- 02 Aug 22
You know how it goes – you’re in the pub sounding off about your favourite new act, when a mate asks if you’ve yet become acquainted with the era-defining grindcore scene. It’s fair to say musical genres have come and gone at a furious pace since Hot Press first arrived, but some have had a lot more staying power than others. We look at a selection of the most essential movements from the past 45 years, and hear from a few of the key participants along the way...
In the late ‘70s, when Hot Press hit newsstands for the first time, alternative music was still largely bound up with the punk and new wave scenes. However, as the magazine was reaching its stride through the 1980s, so-called alt-rock was becoming something vital and distinct, with groups such as Hüsker Dü and Pixies laying the groundwork for grunge. In addition, outsiders like the Feelies and (soon to be huge) REM were tiptoeing their way into the adjacent genre of jangle-pop – where anguish was an energy and the storm and the calm one and the same.
In the shadow of grunge, indie came into its own once again. While Oasis and imitators raised a ruckus, in the margins, quieter, more contemplative bands such as Belle and Sebastian were building on the achievements of Cocteau Twins and their peers, and reminding us it was okay to wear your heart on your sleeve. And indeed that wearing your heart on your sleeve was as bad-ass as spraying beer all over the front row at your shows.
The 1990s also introduced artists such as Tori Amos, the marvellous PJ Harvey and Bjork, whose terrifically skewed take on confessional writing located them bang in the centre of the alternative movement. These were musicians from the margins who were suddenly under the spotlight – and for whom success was not something in which to luxuriate, but a licence to take their art to even stranger places (see Tori Amos’s Boys For Pele or PJ Harvey’s To Bring You My Love).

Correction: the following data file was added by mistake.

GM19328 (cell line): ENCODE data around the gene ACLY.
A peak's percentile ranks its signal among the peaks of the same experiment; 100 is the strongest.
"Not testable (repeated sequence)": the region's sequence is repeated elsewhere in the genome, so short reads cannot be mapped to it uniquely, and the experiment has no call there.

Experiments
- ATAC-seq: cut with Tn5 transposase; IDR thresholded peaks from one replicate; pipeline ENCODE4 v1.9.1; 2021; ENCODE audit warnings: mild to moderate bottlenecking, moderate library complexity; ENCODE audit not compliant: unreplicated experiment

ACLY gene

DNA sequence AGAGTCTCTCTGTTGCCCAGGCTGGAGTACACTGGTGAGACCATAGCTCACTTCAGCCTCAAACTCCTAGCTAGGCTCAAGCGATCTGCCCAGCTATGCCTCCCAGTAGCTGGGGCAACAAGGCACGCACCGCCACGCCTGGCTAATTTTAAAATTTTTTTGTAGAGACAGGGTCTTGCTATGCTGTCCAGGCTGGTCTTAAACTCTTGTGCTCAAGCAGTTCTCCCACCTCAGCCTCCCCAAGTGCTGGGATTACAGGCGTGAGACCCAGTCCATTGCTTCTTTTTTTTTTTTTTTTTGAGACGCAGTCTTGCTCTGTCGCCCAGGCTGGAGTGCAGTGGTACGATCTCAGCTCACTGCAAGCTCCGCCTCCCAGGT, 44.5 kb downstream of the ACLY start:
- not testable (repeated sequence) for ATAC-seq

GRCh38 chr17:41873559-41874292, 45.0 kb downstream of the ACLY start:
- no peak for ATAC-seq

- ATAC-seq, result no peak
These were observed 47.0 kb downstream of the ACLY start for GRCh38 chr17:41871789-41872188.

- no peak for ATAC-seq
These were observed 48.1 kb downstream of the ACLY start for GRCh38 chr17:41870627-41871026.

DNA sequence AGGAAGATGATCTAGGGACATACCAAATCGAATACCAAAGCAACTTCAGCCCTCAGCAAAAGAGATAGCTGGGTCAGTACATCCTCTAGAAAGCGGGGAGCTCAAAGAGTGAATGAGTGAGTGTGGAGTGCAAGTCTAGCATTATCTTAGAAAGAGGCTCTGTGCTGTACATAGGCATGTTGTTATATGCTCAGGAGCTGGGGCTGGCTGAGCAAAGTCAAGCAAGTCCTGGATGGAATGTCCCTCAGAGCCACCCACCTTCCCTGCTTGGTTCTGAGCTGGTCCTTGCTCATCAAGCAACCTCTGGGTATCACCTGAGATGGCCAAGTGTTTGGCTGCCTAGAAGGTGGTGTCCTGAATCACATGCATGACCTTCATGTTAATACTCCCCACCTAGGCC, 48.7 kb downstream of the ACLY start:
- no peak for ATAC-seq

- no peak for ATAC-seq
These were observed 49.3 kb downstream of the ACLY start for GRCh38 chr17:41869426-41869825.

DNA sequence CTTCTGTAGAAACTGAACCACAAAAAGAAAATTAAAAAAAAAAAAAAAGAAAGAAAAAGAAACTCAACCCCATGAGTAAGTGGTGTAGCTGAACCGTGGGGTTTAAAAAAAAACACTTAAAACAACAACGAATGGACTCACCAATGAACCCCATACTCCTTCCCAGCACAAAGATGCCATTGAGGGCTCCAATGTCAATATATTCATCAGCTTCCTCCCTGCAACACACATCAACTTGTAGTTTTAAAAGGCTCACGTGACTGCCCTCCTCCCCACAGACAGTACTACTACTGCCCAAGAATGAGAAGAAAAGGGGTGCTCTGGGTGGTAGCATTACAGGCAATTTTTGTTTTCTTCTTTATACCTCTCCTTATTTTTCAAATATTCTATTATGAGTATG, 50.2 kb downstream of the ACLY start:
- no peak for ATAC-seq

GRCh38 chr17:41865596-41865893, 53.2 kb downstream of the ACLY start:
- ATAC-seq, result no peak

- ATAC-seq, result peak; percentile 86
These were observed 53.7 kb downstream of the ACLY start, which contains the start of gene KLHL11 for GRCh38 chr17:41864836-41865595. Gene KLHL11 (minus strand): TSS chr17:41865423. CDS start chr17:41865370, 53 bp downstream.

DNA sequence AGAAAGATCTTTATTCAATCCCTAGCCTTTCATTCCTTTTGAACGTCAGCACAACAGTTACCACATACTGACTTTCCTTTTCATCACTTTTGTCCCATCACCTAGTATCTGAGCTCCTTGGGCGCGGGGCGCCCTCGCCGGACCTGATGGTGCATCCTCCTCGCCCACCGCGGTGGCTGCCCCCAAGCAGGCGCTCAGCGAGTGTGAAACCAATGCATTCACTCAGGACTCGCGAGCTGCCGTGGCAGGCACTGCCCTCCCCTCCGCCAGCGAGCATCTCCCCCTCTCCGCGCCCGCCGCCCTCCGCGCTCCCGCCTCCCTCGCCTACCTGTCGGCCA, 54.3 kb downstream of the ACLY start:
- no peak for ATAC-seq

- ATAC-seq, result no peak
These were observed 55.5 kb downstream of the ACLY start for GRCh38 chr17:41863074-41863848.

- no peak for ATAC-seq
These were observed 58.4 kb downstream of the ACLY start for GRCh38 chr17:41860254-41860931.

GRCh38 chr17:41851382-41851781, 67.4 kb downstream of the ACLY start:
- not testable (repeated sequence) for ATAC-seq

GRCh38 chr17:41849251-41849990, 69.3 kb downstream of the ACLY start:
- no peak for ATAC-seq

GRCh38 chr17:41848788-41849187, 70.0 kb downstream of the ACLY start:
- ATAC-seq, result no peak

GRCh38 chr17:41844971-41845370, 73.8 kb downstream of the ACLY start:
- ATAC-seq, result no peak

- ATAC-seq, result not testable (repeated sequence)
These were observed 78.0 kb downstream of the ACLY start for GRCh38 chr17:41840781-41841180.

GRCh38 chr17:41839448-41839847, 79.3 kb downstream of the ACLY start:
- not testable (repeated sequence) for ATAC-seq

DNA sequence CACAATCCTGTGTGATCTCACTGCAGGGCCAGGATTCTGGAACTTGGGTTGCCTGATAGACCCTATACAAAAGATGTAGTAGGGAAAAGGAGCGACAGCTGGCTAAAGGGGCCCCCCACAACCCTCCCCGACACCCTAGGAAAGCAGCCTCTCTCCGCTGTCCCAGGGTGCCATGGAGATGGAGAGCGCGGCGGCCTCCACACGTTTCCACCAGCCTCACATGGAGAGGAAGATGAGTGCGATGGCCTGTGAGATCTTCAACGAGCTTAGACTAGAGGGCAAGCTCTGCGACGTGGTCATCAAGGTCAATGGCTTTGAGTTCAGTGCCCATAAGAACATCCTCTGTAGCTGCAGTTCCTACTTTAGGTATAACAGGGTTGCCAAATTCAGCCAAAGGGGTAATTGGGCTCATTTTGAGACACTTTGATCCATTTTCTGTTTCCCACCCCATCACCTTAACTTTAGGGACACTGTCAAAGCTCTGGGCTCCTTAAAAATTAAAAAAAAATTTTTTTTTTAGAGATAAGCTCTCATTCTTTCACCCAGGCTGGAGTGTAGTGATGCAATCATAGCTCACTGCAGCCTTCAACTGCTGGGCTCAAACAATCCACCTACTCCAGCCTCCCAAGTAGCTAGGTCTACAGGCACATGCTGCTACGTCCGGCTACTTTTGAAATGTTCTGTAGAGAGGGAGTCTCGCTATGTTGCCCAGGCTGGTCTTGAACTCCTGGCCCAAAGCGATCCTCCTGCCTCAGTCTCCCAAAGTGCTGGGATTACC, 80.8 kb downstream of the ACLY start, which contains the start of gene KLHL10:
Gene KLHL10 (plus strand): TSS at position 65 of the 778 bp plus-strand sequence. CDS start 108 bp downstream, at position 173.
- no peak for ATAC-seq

In a year renowned for an overload of classic albums, meanwhile, 1991 also gave us My Bloody Valentine’s Loveless, arguably the most influential album ever released by an Irish band – indeed, it would probably be quicker to list the alternative acts who weren’t inspired by Kevin Shields’ masterpiece. In the 21st century, Shields also made a key contribution to the soundtrack of Sofia Coppola’s critically adored, Oscar-winning Lost In Translation.
But in truth, when the 2000s dawned, alternative rock was in a dark place. Britpop had collapsed, dragging down much of indie music with it. And yet, then came an astonishing renewal as groups such as The Strokes brought an extraordinary, if ultimately self-destructive swagger back to indie-rock.
While some saw Julian Casablanca and pals as a triumph of fashion over music, other groups such as Interpol and Yeah Yeah Yeahs were clearly connected with the alt-rock past. For Interpol, the lodestar was Joy Division. In the case of Yeah Yeah Yeahs, it was the buttoned-down funk of Talking Heads, and the art-school cool of Patti Smith.
Whither alternative music today? There is a case that it is healthier than ever, whether manifesting as Wet Leg’s artful prat-falling, or as Phoebe Bridgers’ onslaught of guitar-fuelled sincerity. Best of all, it is no longer the boy’s club of yore (although obviously Riot Grrl, and contemporaries such as Throwing Muses and Breeders had already made that fact painfully clear). Now everybody is free to not fit in – and to use that outsider awkwardness as the fuel powering their art.
Read our Every Breaking Wave segment and more in the new 45th anniversary issue, out now.
- Film & TV
- 24 Mar 23